Posted by Jeff Adelson-Yan (@jeffadelsonyan)
Link building is a big part of search engine optimization, but there are good ways and bad ways to do it. Here’s a little tale about a business that did it the wrong way and our suggestions for how to build links the right way.
The New York Times reported an astounding story all about how J.C. Penney gamed the SEO system with black-hat tricks created to boost their search ranking. Essentially, someone (the company claims they had nothing to do with the issue) optimized a way to build paid back links on sites all over the world. For the record, paid back links = bad. Google will find out and you will be punished. Unfortunately for the retailer, punishment came in the form of a story the New York Times.
So how does the paid link business work? The NY Times tracked down a black-hat operator who told the paper:
The hardest part about the link-selling business, he explained, is signing up deep-pocketed mainstream clients. Lots of them, it seems, are afraid they’ll get caught. Another difficulty is finding quality sites to post links. Whoever set up the JCPenney.com campaign, he said, relied on some really low-rent, spammy sites — the kind with low PageRanks, as Google calls its patented measure of a site’s quality. The higher the PageRank, the more “Google juice” a site offers others to which it is linked.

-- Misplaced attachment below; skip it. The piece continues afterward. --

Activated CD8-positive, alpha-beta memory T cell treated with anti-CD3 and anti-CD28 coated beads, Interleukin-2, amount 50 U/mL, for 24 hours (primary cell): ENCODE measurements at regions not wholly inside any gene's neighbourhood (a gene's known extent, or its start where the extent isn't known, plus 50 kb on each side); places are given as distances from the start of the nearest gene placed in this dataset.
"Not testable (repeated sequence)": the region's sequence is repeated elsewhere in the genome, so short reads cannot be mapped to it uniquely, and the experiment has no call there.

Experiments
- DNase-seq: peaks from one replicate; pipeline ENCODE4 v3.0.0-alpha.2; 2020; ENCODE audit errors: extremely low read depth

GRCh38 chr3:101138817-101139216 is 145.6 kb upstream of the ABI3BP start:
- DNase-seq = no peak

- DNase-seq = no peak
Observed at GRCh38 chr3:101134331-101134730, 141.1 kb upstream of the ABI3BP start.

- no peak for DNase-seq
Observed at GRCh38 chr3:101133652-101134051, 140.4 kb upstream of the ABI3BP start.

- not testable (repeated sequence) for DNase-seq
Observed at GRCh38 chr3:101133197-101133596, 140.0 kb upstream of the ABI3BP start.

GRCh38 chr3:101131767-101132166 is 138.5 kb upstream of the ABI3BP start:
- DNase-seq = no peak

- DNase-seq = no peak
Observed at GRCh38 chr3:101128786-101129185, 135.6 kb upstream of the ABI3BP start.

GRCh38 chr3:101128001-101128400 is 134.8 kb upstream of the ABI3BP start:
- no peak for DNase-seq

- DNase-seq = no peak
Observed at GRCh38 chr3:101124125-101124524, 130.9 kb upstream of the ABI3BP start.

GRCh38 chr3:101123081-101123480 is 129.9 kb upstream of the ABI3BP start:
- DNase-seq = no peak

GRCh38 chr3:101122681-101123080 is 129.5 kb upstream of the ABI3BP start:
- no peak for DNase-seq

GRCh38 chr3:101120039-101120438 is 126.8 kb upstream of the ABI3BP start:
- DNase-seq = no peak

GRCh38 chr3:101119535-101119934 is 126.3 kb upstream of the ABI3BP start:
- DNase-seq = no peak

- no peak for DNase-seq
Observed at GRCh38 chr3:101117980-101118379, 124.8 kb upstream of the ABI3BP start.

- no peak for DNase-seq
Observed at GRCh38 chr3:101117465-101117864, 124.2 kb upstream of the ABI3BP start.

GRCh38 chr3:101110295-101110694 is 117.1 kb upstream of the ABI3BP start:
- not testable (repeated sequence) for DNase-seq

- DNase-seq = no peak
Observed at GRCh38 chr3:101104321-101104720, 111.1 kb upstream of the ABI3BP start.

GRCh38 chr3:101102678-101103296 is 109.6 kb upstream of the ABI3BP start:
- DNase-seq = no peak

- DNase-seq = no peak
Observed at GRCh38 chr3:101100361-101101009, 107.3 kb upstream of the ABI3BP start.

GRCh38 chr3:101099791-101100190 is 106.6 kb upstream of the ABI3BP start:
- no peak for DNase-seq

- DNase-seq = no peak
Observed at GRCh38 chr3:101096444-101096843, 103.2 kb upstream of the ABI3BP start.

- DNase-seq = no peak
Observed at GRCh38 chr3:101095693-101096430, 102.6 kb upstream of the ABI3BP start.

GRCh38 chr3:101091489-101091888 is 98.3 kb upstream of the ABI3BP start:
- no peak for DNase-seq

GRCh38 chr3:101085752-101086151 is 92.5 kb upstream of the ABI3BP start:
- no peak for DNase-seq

Even with the so called “low-rent” sites, it appears J.C. Penney benefitted:
Search experts, however, say Penney likely reaped substantial rewards from the paid links. If you think of Google as the entrance to the planet’s largest shopping center, the links helped Penney appear as though it was the first and most inviting spot in the mall, to millions and millions of online shoppers.
But at the cost of what? A PR disaster and public scrutiny. For the record, our best practice suggestions for link building are as follows:
1. When you have something valuable to contribute to an industry knowledge, submit a comment to a blog, and, as long as it is relevant to the comment, include a site link. Alternatively – write an article to submit to a trade newsletter with optimized link(s) to your site.
2. Include a link in social media posts along with compelling content
3. Overwhelmingly, the best method to get quality inbound links is to have quality content on your site worthy of being linked to. Make it easier for the content to be shared with a Share This function and encouraging copy like, “Consider sharing this article.”
4. Carefully research sites to determine where a link would be beneficial to your site. Contact the relevant party, preferably by phone, and explain your interest in their site. Request links from blogs or sites that have relevant, complementary, but non-competitive content to your site.
5. Include optimized (keyword anchor text) links in press releases.
Sure, all of these require a little work, but honest link building beats black-hat building any day and Google agrees.